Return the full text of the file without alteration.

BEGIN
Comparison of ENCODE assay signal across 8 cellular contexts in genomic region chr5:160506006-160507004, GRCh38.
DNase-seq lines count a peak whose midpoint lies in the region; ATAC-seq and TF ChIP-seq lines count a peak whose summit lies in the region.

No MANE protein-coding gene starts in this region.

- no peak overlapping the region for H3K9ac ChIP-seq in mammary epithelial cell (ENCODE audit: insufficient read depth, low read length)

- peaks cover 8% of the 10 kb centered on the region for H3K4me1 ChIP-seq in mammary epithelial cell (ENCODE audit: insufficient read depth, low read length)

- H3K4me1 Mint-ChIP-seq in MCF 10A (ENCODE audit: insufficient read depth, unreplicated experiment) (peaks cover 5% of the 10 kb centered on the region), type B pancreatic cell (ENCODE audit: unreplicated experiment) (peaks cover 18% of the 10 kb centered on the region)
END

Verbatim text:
Comparison of ENCODE assay signal across 8 cellular contexts in genomic region chr5:160506006-160507004, GRCh38.
DNase-seq lines count a peak whose midpoint lies in the region; ATAC-seq and TF ChIP-seq lines count a peak whose summit lies in the region.

No MANE protein-coding gene starts in this region.

- no peak overlapping the region for H3K9ac ChIP-seq in mammary epithelial cell (ENCODE audit: insufficient read depth, low read length)

- peaks cover 8% of the 10 kb centered on the region for H3K4me1 ChIP-seq in mammary epithelial cell (ENCODE audit: insufficient read depth, low read length)

- H3K4me1 Mint-ChIP-seq in MCF 10A (ENCODE audit: insufficient read depth, unreplicated experiment) (peaks cover 5% of the 10 kb centered on the region), type B pancreatic cell (ENCODE audit: unreplicated experiment) (peaks cover 18% of the 10 kb centered on the region)